Last week I painted a poster design for the Obama campaign (above), which I read about here. The slogan that appealed to me the most, and there were about a dozen of them from which to choose, was "Every child deserves a great school."
Since she's such a smart, adorable girl, and since she's brought me nothing but good luck in the past, I wanted my young friend Mabel to be the star of this poster. So what we have here is the sequel to a painting I created a year and a half ago!
Mabel is in kindergarten now, and I thought her contemplative pose (based on a photo taken by her mother Kate) was appropriate for this subject. Because Mabel's expression is slightly ambiguous here, I think you can read the poster two ways. Either she's happy at a good school, and the things you see around her are real, or she's unhappy at a failing school, and the things you see around her are imaginary. I painted Mabel realistically in watercolor, and in order to achieve a believable child art style for the background, I drew and painted the rest with my left hand, which as you can see operates at a shaky 3rd grade level at best. Here's a small, early plan I put together on graph paper before I started to work.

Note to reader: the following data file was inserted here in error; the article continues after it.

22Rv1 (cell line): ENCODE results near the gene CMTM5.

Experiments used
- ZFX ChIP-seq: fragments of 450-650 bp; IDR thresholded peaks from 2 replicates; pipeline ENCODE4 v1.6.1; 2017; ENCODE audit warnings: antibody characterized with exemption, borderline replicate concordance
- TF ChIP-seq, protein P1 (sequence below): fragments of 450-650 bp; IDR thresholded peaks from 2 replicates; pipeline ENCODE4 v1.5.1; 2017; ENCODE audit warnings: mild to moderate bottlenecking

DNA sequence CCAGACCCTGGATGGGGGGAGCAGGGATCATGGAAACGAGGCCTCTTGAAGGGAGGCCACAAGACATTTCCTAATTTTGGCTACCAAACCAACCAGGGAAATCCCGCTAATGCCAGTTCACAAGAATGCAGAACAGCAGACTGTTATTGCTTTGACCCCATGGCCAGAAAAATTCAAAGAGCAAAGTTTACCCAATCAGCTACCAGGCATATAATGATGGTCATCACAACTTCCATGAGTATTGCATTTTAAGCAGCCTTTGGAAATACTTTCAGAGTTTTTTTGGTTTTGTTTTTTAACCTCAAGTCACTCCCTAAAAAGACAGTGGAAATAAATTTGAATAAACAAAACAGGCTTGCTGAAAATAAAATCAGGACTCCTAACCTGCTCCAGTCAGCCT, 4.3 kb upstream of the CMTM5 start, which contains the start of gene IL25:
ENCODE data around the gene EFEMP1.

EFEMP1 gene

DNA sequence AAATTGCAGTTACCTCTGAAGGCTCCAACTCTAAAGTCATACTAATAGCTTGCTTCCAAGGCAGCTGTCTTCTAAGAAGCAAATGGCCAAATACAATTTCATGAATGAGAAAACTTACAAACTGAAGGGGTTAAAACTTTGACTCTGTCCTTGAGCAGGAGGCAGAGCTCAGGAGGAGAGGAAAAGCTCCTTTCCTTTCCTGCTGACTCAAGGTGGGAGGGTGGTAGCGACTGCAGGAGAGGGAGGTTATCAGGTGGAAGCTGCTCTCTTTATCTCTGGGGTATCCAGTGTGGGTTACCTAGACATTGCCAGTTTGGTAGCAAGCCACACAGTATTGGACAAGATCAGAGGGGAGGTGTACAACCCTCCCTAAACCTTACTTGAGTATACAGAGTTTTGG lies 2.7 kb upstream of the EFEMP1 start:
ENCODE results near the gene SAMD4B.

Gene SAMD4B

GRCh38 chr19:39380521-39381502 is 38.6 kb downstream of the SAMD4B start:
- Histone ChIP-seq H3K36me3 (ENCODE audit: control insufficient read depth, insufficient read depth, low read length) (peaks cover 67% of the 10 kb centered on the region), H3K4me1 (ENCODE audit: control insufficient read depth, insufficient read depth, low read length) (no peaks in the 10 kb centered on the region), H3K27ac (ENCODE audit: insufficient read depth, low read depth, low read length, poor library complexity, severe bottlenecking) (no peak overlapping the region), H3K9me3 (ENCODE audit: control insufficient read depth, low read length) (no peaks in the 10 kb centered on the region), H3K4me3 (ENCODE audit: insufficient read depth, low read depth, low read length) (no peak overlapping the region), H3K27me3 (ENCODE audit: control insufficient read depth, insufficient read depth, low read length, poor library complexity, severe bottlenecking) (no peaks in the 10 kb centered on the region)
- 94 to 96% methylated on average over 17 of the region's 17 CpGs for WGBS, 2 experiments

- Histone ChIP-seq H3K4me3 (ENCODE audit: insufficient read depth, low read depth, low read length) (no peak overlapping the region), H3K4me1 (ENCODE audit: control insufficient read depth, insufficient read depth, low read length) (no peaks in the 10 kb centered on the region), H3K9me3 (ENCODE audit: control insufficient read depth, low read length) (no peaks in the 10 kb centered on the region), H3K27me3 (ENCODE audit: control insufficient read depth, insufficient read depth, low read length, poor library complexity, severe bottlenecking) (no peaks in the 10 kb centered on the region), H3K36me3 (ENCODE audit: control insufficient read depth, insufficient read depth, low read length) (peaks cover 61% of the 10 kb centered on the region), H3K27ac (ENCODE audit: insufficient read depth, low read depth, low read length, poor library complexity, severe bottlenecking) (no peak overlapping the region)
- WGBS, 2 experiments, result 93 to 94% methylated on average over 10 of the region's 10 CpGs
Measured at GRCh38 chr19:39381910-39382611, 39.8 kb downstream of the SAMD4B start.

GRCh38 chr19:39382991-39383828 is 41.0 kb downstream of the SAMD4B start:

While I didn't change much in the final design, I added an extra child on the right side, and I turned one of the figures near the center into a kid version of Mabel's red-haired mother Melinda. (Mabel has two mothers, and they were granted a civil union last month--the whole family wore purple dresses on this great occasion. Genius Melinda wrote about the happy day here.)
As a former art teacher who worked in Illinois' public schools for seventeen years, the theme of this poster is especially meaningful to me. I realize that I don't stand a chance at winning the contest, and the irony of designing a poster about creating jobs--for free!--is not lost on me. But for me this was more about having The Idea and wanting to see it through. And painting Mabel again filled me with joy.